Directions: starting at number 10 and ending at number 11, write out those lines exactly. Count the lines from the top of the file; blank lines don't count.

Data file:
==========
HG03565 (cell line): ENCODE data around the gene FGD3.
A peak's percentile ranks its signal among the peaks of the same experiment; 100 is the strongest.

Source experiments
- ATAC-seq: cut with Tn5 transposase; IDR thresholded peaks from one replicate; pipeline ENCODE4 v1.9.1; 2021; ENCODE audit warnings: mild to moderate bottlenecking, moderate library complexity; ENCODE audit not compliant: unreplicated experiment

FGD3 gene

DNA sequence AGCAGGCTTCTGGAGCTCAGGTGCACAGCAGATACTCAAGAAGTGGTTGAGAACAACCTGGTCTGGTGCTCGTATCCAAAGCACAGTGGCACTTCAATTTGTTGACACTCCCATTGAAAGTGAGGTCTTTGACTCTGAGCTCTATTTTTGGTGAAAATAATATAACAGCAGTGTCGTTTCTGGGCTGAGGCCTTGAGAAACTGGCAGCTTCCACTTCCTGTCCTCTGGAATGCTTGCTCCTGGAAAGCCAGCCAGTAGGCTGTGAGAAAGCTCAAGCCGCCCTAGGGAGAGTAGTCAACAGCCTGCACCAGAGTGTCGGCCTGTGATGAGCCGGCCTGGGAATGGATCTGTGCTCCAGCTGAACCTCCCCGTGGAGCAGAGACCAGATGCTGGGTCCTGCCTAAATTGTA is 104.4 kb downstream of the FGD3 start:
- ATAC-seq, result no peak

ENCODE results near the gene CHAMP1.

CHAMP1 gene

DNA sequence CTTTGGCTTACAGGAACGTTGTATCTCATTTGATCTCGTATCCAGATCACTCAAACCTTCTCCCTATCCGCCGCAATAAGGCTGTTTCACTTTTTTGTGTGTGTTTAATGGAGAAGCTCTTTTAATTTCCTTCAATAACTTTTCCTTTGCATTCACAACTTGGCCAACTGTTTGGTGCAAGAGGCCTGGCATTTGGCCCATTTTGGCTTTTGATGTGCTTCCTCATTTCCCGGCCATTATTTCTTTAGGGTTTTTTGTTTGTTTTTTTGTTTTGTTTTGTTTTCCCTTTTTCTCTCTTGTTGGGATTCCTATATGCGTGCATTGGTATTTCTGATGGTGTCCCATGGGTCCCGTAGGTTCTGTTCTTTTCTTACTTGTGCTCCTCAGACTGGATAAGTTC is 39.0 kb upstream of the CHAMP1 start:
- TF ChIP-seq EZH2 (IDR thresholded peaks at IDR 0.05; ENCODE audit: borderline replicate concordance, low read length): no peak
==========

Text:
DNA sequence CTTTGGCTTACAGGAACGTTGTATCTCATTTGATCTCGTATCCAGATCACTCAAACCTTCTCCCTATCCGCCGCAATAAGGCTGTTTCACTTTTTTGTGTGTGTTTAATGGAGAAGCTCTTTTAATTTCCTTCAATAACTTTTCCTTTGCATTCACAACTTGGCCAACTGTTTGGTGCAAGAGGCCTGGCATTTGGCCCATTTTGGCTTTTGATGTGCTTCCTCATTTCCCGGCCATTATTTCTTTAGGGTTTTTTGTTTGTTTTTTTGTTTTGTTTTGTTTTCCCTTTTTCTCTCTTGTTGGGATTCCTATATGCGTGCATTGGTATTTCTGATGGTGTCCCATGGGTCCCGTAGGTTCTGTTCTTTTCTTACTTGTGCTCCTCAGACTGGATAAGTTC is 39.0 kb upstream of the CHAMP1 start:
- TF ChIP-seq EZH2 (IDR thresholded peaks at IDR 0.05; ENCODE audit: borderline replicate concordance, low read length): no peak